The officials from FBI claimed that this pattern is not new, yet pretty rare since Mat-Su borough was only a 210th victim. The interesting fact is that another city, called Valdez, in Alaska is currently also under attack of similar malware as they reported on their official and some other locations in Alaska are undergoing such cyber-attacks.
How the Borough is recovering from the BitPaymer ransomware
Right after discovering the infection with BitPaymer, Patty, that Mat-Su town went offline to prevent virus escalation. People were unable to use phones, emails, computers until IT specialist began solving the issue. With the help of expertise of FBI tons of IT experts and community were gathered to help figuring out the notorious infection. Meanwhile, local institutions left with no computers and databases had to use good-old-fashioned typewriters. Take a look at pictures how Mat-Su employees were implementing typewriters into their work routines.
At the current moment, an ’update stated that phone servers were fixed on Sunday and most of them are coming back online, first starting with the most important ones like Mat-Su administration, public safety department, Animal Care and etc. Furthermore, the government’s backup servers managed to protect most of the data, therefore virus did not lock everything. Fortunately, credit card information was never stored online, that is why it was never at risk.
While more than 20 agencies involved with the case are still working day and night on this case, 110 computers of 120 infected already has been cleaned, reimaged and are ready to be used by the employees. The email server is still being rebuilt, sadly, with a probability of not getting older emails restored. Slowly but surely Mat-Su with the help of IT community is recovering from the ‘Zero-day’ attack.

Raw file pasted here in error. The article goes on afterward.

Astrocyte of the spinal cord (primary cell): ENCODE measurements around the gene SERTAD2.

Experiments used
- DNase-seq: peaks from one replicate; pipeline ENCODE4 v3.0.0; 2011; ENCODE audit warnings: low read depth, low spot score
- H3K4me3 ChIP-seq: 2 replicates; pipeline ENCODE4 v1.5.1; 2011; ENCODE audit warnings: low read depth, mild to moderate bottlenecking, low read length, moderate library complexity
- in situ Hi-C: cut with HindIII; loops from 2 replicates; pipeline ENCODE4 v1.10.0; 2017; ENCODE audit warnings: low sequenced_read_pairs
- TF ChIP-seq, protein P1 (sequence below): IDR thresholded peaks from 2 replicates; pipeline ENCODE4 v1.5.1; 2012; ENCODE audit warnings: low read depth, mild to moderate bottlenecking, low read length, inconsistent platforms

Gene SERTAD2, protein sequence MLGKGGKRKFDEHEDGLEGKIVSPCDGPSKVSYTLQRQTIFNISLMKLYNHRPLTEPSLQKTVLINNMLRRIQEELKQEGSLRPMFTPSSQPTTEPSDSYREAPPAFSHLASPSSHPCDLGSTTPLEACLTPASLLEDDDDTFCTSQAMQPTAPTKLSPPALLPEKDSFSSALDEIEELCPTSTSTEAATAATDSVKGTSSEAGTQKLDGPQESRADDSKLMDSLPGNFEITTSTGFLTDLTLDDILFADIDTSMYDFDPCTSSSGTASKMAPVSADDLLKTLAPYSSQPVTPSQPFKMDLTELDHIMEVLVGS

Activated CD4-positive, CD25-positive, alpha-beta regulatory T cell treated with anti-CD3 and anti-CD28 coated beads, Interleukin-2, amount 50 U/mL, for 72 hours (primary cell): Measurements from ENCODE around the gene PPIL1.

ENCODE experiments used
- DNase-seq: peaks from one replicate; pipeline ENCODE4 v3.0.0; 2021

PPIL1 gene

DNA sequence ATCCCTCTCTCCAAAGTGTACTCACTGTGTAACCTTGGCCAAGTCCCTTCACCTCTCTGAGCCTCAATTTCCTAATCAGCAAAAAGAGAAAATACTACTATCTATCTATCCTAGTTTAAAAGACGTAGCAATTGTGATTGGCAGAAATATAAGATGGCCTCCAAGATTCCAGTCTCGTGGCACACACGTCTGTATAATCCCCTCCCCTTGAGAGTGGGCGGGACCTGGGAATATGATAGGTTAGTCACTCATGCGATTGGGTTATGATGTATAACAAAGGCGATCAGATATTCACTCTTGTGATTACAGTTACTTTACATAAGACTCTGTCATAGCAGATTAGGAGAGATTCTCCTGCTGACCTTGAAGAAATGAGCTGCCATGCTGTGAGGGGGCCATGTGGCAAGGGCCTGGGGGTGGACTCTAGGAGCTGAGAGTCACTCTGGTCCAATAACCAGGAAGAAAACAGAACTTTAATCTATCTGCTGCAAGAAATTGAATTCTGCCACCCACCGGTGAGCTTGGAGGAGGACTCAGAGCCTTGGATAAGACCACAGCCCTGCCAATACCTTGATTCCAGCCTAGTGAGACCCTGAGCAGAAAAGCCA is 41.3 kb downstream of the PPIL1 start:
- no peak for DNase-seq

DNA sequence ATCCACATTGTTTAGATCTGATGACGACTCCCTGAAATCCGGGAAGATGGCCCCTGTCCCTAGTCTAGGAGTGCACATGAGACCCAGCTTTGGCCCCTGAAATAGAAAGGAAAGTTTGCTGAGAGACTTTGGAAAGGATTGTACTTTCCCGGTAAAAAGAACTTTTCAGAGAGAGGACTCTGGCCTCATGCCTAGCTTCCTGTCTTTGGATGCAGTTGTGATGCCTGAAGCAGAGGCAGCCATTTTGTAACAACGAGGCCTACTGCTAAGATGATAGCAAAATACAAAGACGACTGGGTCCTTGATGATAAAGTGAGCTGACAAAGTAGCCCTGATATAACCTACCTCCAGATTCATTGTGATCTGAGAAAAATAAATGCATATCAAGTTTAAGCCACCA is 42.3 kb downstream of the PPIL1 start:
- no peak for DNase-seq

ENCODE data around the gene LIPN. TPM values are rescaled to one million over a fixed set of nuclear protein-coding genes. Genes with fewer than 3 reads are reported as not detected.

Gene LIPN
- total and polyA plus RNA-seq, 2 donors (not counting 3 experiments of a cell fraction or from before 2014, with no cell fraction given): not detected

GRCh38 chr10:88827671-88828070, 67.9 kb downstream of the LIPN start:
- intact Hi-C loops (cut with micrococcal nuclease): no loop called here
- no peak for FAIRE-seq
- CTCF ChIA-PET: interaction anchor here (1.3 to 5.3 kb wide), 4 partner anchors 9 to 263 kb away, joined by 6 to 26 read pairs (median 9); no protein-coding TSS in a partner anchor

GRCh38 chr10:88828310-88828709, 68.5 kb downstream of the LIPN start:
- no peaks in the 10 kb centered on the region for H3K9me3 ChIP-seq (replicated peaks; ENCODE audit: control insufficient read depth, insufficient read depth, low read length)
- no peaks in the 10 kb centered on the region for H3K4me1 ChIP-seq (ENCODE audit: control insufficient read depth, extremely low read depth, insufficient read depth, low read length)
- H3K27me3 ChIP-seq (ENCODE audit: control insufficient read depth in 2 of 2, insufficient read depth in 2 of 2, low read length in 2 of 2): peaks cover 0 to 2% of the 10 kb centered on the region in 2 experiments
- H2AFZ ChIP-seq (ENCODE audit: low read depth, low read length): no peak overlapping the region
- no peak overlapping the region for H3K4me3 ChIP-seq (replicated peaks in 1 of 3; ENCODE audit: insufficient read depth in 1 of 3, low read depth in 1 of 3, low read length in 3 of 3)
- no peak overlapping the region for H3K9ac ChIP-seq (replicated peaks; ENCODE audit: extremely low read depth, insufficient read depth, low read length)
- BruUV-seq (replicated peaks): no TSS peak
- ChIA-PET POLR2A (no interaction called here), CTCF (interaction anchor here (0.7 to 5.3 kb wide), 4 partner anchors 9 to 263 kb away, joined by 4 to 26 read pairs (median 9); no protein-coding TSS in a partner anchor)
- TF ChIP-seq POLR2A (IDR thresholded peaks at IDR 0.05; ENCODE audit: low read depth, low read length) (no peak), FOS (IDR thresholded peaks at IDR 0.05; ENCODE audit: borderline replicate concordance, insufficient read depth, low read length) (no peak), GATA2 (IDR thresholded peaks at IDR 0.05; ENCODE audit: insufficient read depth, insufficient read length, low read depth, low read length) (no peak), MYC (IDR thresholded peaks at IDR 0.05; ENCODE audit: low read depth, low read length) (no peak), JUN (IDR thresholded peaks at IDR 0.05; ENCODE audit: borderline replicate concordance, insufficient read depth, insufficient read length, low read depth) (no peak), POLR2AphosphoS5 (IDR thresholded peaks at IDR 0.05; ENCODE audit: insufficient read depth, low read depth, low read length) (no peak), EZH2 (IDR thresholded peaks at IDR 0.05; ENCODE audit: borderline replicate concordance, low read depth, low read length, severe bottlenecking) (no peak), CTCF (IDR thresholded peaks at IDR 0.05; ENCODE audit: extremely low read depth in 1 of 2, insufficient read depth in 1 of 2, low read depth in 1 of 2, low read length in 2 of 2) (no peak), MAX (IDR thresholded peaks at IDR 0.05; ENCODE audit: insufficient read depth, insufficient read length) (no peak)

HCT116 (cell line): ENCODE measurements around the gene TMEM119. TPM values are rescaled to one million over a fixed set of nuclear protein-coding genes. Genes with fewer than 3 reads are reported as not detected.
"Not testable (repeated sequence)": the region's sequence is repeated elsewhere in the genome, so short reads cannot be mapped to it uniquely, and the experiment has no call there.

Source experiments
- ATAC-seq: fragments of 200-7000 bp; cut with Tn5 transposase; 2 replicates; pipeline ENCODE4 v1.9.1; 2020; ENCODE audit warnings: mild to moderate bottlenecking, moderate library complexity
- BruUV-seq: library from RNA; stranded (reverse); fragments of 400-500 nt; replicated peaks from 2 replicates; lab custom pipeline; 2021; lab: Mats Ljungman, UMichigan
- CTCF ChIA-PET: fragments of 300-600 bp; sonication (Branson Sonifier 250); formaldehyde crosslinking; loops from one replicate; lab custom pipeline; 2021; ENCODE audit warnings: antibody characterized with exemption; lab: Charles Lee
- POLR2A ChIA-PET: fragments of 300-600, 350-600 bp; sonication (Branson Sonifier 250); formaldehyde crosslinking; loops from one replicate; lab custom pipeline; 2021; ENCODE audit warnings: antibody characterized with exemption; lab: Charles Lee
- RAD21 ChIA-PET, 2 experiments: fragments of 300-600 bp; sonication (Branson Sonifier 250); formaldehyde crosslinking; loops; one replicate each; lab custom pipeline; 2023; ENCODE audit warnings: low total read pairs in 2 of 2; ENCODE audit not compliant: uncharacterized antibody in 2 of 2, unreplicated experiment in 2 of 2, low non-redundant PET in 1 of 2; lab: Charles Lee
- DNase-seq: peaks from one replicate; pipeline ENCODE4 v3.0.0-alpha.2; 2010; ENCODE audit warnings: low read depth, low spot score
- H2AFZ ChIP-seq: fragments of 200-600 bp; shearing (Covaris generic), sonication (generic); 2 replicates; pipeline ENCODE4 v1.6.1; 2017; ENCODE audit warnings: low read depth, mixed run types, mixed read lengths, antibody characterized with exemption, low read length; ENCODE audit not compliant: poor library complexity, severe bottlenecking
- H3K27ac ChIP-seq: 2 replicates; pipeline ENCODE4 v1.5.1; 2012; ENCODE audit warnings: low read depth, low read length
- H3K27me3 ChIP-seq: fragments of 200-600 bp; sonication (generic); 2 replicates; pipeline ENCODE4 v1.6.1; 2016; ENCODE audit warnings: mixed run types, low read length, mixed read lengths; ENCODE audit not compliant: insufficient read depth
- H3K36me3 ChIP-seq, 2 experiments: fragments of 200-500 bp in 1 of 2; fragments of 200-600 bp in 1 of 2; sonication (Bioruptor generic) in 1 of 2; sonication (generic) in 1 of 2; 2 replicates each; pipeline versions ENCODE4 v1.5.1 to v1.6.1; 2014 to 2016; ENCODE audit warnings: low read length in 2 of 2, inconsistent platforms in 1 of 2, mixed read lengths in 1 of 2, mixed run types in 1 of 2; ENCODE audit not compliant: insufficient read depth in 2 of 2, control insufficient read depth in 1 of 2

What are the future prevention plans of Mat-Su officials
In the Pdf report, called ‘The IT Director Eric Wyatt wrote that the Borough is planning to organize periodic user education training in order to prevent threats in the future, as well as actively take part in information sharing meetings to enlighten the community about the cyber-attacks and possible ways to avoid them. As this example shows, virtual crimes are becoming more relevant these modern times and not only the individual users can become targets, therefore precaution and awareness when browsing is necessary at all times.
As for the encrypted files that have not been recovered yet, Wyatt said that information will be stored for as long as needed until the FBI agents will recover the decryption keys, whether it will take months or years. To finish on the positive note, IT specialists and collaborating agencies are working their best to fix the situation and a lot of data has already been unlocked and many computers cleaned, therefore the old typewriters can soon go back and rest in their closets, this time, hopefully, permanently.